The Merchant's Hotel was one of the first hotels in Mandan which opened for business in January 1880 at 112 East Main Street. Built by Henry & Philomena Yunck, the hotel continued to operate until 1920. It was situated in a favorable location, between the early railroad depot and the Emerson Institute (later expanded to become the "Opera House".) After the railroad moved into a new larger depot three blocks west in 1883, the hotel serviced primarily railroad workers and immigrants.
Exerpt from 1883 Stoner "Birds Eye View of Mandan"
Henry and Philomena Yunck with 2-year old daughter Marie moved to Bismarck, DT in 1878 and resided at the steamboat landing while operating a boarding house. Philomena cooked meals for the bridge building crew and Henry worked as a laborer on the landing. In 1879, the couple decided to move their family, now with the addition of son Joseph, across the river to Mandan. In January 1880, they celebrated the grand opening of the hotel.
Philomena was well known for her delicious meals. Breakfast included hotcakes, sausage or bacon with fruit, with all the coffee one could drink for only 10¢. Dinners were no more than 65¢. She cooked meals for the Marquis de Mores while he was being jailed behind the hotel, awaiting trial for murder.Chief Si Tanka (aka Chief Spotted Elk, also referred to as Big Foot) was a frequent guest at the Yunck's for dinner during his travels back and forth from Cannonball.
Theodore Roosevelt was also a familiar figure at the hotel in the early 1880s for stops to go duck hunting with close friends during trips between Bismarck and Medora. Grover Cleveland also appears in the 1884 hotel registry. Unregistered guests included countless immigrants relocating to Dakota Territory. The Yuncks frequently offered them free meals and lodging; to a point where a separate building was erected on the back portion of the lot expressly for the purpose.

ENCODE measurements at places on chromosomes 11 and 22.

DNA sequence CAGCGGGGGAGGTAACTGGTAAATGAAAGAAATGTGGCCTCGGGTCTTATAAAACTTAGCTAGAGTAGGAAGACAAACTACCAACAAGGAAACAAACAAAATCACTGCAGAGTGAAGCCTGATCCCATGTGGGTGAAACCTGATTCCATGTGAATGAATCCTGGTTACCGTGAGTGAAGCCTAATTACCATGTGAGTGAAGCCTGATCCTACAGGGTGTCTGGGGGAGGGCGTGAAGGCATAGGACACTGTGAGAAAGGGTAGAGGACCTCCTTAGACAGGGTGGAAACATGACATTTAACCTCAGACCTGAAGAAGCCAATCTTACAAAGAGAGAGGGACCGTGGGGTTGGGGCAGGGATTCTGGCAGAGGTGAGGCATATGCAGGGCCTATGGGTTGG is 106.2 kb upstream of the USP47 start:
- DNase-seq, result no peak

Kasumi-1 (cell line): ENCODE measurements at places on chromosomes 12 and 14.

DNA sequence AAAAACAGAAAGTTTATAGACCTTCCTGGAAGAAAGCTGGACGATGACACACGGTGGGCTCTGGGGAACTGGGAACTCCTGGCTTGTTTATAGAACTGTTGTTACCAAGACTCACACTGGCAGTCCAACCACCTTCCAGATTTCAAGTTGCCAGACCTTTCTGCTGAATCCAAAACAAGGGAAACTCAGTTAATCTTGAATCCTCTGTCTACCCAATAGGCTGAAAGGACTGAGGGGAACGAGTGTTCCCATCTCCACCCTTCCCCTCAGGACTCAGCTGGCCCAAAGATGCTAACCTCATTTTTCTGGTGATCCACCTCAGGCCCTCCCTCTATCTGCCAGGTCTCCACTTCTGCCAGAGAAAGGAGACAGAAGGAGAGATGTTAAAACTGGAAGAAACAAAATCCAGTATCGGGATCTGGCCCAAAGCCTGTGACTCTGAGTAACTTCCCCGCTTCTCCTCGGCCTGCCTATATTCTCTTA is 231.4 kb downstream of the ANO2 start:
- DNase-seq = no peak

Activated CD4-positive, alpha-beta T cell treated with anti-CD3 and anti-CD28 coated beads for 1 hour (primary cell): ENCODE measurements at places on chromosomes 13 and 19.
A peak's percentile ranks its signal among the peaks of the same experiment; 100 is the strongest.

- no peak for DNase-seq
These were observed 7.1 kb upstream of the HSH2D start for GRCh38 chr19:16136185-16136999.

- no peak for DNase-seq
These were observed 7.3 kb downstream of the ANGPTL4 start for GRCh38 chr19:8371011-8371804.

1883 East Main St (Merchants Hotel in center)
Herman Yunck, Henry's younger brother, was born in 1854 in Richmond, MN. He moved to Mandan in 1881 and worked for D.R. Taylor (druggist) and the NP Railway. He was also employed on various riverboats for several years before operating a saloon owned by Henry. Henry died in April 1884. Herman married his brother's widow Philomena in 1886 and continued to operate the hotel with her. Together, they raised a total of six of Philomena's seven children.
Herman was a charter member of the Mandan volunteer fire department; running the Hook and Ladder Company. He died on September 23, 1913. Pallbearers at his funeral included early city leaders including D.R. Taylor, Charles Wyman, John Foran, Pat Tobin, H. L. Henke and George Bingenheimer.
Undated Photo of Acrobatic Troop Performing on East Main Street (Merchants Hotel on right)
The building's operation converted to a boarding house in 1920. Polish immigrant Emil Block moved over from Bismarck, married daughter Willamina, and opened a first-class tailor shop in the front. Philomena Yunck continued to live in the building with her daughter (also referred to as "Minnie") and son-in-law until her death in 1925.
After Emil Block retired from his tailor business in 1953, the space was taken over as "Seebs Shoe Repair" and finally operated as Ray's Bootery.
In February 1965, firefighters battled for 3 hours to extinguish a major fire at the site. A family member was rescued by firefighters in the blaze. The fire started in the basement, and quickly spread to both adjacent commercial buildings due to high winds. At the time, it was home to Ray's Bootery, owned and operated by Ray Mosbrucker. Other businesses involved in the fire included Seeb's Shoe Repair and the vacant / former Friesz Grocery building.
The Society would like to thank Laine Pope for sharing information on her great grandparents with us.
The MHSoc's museum and office is located at 3827 30th Avenue NW; PO Box 98; Mandan, ND 58554 Contact us at firstname.lastname@example.org